REVIEW: Leon Golub: Bite your Tongue – so terrific, the paintings roar off the walls - FAD Magazine

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REVIEW: Leon Golub: Bite your Tongue – so terrific, the paintings roar off the walls


Powered by Guardian.co.ukThis article titled “Leon Golub: Bite your Tongue review – so terrific, the paintings roar off the walls” was written by Adrian Searle, for The Guardian on Tuesday 3rd March 2015 17.52 UTC

Lions prowl, ravening dogs bark, someone fixes you with a grin. You could get stuffed in a car’s trunk and beaten senseless. Or you might end up coerced yourself. A job is a job. You could end up doing anything, given the circumstances. One day you’ll be dead anyway.

Leon Golub found a way to paint the world and human beings that was raw and brutal. His paintings often reek of sweat, testosterone, fear, malice and degradation. Everyone in his art, victims and oppressors alike, has been brutalised by their condition. Golub showed the mentality of violence, its menace and contempt, as well as the act. He paid witness, and even put his own capacity for violence into his paintings.

Densely hung and at times claustrophobic, the Serpentine’s new exhibition of Golub’s art brings you up close and personal with battles of naked gods and men. We find ourselves in squad rooms and torture sessions, on the back streets of El Salvador and in conflict zones everywhere. Golub’s paintings invite an uncomfortable proximity to the terrible; the same intimacy the artist himself had as he painted them. He rubs your nose against an image, just as he rubbed and scraped the images themselves into the canvas. The way he painted was as horribly intimate as the things he described.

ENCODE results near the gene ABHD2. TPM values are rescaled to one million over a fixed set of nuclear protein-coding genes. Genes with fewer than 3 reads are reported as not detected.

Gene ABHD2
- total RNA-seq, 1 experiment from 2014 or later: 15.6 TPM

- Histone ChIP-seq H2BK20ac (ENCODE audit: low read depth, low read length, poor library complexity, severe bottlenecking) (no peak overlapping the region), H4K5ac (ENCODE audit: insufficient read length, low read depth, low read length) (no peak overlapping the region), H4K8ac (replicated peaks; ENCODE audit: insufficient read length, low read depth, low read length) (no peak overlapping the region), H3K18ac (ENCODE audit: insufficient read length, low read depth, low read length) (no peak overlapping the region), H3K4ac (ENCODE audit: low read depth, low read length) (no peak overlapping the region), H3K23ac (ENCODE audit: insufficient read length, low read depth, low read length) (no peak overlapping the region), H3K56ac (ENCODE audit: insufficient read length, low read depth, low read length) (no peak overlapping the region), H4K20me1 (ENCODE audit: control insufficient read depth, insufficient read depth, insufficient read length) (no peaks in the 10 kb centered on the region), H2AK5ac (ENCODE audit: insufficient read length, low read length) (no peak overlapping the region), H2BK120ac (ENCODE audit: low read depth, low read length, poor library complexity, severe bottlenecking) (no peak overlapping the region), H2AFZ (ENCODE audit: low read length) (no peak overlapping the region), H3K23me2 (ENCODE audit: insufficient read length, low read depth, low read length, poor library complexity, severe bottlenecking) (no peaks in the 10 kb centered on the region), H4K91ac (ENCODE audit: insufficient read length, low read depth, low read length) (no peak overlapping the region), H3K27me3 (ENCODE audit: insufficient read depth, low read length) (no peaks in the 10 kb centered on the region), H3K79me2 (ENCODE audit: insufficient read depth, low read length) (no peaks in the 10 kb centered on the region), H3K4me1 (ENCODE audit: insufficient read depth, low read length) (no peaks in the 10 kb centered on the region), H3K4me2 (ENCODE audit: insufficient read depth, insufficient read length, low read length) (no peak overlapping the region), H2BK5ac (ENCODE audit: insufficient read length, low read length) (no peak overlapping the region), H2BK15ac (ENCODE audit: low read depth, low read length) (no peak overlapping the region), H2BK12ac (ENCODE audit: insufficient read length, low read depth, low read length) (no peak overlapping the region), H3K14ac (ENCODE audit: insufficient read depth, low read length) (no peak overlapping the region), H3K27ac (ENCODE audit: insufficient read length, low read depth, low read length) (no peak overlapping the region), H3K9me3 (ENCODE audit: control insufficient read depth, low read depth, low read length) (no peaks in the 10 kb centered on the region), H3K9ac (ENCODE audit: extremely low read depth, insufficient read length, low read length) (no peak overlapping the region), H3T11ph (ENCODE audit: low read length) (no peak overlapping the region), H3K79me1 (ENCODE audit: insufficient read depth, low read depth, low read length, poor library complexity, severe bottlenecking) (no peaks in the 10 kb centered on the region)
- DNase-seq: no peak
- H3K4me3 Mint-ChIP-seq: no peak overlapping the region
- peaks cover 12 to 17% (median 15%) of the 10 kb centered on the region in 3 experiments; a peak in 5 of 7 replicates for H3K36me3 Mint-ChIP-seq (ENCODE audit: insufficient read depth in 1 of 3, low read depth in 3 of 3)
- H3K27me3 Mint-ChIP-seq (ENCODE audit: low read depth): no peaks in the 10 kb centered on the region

Agent Orange, 1993 by Leon Golub
Agent Orange, 1993 by Leon Golub Photograph: c/o The Estate of Leon Golub and Hauser & Wirth

The exhibition’s density feels right, even though it is nothing like as large as his 2000 retrospective in Dublin. The Chicago-born artist, who died in 2004 aged 82, has never had the retrospective he deserves in the US. Perhaps the museums are afraid. Golub painted the war in Vietnam, “white squads” in Latin America, disappearances, beatings on the street, good old boys, monsters, all the creatures of his imagination. His art has never been more timely. You recognise what came after him; ongoing violence.

Tête de Cheval II, 1963
Tête de Cheval II, 1963 Photograph: c/o The Estate of Leon Golub and Hauser & Wirth

Looking at his work, it doesn’t take any imagination to be reminded of the doings of American contractors in Afghanistan and Iraq, the CIA agents who sat in the shadows while locals did the dirty work; Guantánamo, Abu Ghraib and countless other locations and non-locations both abroad and closer to home – on the streets of Ferguson, St Louis and on LA’s skid row, in a black-hole police facility in Chicago, or anywhere else that power is exercised without restraint. It is always more of the same.